Discover the history of the Parisian fashion house that changed the fashion system like no other...
Famed for its Le Smoking tuxedo and credited by some for the invention of ready-to-wear, the impact of Yves Saint Laurent and his namesake brand on the fashion industry can’t be overstated. But from those mid-century beginnings, the house has transformed vastly into the instantly recognisable fashion behemoth it is today, raising the profiles of many lesser-known designers with it. Here’s everything you need to know…
The ‘Liberacion’ collection, inspired by the 1940s, sparks criticism and scandal over claims it glamourises the Nazi occupation of France during World War II.
The Yves Saint Laurent couture house is relocated to 5 Avenue Marceau.
The house is sold to Sanofi, a subsidiary of Elf Aquitaine, for $650 million amid declining profits.
Alber Elbaz is employed to oversee ready-to-wear collections. Yves Saint Laurent stages a major show comprising 300 models at the Grand Stade de France during the World Cup.
Pilati is replace by Hedi Slimane, joining from Dior Homme, who immediately sets about transforming every aspect of the brand. He divides opinions by shortening the name to Saint Laurent and casting super-slim models in catwalk shows full of androgynous, rock-inspired looks and short metallic party dresses. As a result, Slimane receives heavy criticism in the media and responds by withdrawing to LA and refusing almost all interview requests.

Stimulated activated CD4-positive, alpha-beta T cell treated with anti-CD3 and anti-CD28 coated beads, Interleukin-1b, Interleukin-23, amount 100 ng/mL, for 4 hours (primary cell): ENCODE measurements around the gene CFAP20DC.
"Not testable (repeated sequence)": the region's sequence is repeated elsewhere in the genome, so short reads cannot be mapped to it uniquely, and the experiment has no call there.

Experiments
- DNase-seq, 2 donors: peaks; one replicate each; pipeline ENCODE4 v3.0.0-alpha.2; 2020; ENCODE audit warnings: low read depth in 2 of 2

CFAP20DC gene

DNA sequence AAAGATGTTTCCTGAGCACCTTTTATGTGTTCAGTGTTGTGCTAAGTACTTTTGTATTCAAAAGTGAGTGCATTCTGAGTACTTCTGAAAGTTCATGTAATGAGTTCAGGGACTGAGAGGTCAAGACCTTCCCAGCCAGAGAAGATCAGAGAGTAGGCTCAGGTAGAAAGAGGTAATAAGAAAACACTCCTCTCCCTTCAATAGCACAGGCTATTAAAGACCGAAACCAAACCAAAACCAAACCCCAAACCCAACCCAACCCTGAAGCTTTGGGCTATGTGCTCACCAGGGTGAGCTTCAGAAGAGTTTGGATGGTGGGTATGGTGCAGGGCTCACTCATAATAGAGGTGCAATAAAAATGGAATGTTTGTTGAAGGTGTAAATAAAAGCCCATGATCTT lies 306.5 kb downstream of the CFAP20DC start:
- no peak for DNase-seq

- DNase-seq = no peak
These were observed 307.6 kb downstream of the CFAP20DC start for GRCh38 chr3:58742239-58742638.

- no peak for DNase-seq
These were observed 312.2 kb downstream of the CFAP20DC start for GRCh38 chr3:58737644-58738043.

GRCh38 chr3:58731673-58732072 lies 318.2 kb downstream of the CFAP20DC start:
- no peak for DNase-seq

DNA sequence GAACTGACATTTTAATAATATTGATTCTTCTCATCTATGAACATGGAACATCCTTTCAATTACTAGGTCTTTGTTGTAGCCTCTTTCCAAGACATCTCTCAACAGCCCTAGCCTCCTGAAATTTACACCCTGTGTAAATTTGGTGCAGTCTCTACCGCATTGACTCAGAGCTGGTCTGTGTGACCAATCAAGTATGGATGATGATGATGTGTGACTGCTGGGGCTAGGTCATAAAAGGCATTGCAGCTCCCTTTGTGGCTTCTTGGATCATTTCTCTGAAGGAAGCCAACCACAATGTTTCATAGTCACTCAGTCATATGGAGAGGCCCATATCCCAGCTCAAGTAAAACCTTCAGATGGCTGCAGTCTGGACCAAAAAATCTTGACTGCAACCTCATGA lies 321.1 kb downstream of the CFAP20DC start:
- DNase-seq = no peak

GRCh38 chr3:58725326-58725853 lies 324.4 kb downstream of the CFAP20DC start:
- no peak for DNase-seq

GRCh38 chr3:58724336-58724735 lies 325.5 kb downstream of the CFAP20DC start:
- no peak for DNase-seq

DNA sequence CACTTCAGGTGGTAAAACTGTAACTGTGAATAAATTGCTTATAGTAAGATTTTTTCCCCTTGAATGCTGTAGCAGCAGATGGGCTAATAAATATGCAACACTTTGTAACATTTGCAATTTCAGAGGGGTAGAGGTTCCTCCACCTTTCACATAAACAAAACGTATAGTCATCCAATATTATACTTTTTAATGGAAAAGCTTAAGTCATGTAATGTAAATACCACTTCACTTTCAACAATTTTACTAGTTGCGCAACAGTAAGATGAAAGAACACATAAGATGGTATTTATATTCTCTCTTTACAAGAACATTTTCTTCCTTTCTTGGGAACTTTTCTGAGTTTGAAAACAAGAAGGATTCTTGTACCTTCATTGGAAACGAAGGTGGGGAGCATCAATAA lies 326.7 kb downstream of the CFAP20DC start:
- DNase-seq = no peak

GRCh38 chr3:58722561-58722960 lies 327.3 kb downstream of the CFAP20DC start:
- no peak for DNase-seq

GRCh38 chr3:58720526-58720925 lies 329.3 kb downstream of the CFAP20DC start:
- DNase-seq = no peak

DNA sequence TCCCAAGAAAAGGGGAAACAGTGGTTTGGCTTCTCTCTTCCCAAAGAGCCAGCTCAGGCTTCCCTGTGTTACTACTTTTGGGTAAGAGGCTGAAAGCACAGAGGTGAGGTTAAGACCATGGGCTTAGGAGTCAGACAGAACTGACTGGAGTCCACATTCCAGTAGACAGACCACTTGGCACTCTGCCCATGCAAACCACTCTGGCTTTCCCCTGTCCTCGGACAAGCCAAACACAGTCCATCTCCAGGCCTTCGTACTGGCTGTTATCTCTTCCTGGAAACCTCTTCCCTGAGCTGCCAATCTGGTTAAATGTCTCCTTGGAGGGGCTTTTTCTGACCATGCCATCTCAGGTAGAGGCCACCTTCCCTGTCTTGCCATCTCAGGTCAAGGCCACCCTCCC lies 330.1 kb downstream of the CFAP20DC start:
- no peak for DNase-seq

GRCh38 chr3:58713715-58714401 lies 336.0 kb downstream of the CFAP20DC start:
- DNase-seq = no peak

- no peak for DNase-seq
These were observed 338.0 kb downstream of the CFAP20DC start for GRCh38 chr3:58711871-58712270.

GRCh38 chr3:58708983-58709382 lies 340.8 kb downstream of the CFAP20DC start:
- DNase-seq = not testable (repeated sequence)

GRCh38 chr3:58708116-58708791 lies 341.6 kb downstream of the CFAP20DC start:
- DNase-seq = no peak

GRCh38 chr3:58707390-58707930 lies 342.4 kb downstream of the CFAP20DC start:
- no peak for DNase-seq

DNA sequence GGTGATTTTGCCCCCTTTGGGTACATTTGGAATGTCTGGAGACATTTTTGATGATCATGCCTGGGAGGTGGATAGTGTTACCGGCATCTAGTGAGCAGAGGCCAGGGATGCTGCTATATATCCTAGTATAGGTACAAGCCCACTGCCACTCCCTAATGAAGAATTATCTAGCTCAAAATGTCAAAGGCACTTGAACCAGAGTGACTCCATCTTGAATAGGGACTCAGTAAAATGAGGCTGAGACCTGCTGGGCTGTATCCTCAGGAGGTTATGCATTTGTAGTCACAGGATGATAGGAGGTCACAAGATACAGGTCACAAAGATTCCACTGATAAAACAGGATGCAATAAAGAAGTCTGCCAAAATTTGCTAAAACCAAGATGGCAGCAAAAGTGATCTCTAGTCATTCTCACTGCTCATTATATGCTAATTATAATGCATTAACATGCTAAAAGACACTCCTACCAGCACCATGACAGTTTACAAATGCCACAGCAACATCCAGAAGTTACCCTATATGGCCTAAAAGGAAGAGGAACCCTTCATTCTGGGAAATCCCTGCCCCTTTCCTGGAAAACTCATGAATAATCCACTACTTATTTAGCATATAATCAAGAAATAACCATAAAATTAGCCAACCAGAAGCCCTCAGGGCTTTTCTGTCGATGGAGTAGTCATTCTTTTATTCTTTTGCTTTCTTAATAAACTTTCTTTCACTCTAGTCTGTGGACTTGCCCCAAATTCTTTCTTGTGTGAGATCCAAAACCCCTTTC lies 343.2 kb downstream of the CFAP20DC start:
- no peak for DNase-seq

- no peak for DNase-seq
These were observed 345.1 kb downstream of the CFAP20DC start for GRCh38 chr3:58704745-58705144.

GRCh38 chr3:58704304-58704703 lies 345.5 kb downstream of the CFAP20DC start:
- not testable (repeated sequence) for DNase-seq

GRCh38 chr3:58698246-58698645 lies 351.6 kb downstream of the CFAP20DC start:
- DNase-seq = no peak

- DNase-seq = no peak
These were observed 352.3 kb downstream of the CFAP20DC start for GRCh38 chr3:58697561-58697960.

Francesca Belletini is appointed CEO and president.
Saint Laurent cancels an order form Parisian boutique Colette, which has been stocking its clothing since 1998, over accusations from Saint Laurent that Colette was carrying counterfeit goods. The dispute centred over a range of T-shirts with the slogan ‘Ain’t Laurent without Yves’.
Saint Laurent rejoins the couture schedule on the back of numerous hugely profitable years for the brand.
To the surprise of many, Slimane’s contract is not renewed and his departure is announced in April. A public court battle ensues with Slimane alleging numerous grievances including underpayment for his last year of service, an issue around waiving his non-compete clause and ownership of Slimane's images in Saint Laurent's online archive. Slimane eventually emerged victorious with a $11.5 million settlement in 2018. Slimane is replaced by Versus Versace designer Anthony Vaccarello.
The Yves Saint Laurent Museum opens at 5 Avenue Marceau, supported by La Fondation Pierre Bergé. The museum is dedicated to preserving the sketches, textiles, accessories and garments that Saint Laurent created throughout his life.
Saint Laurent achieves more than €2 billion in sales for the first time.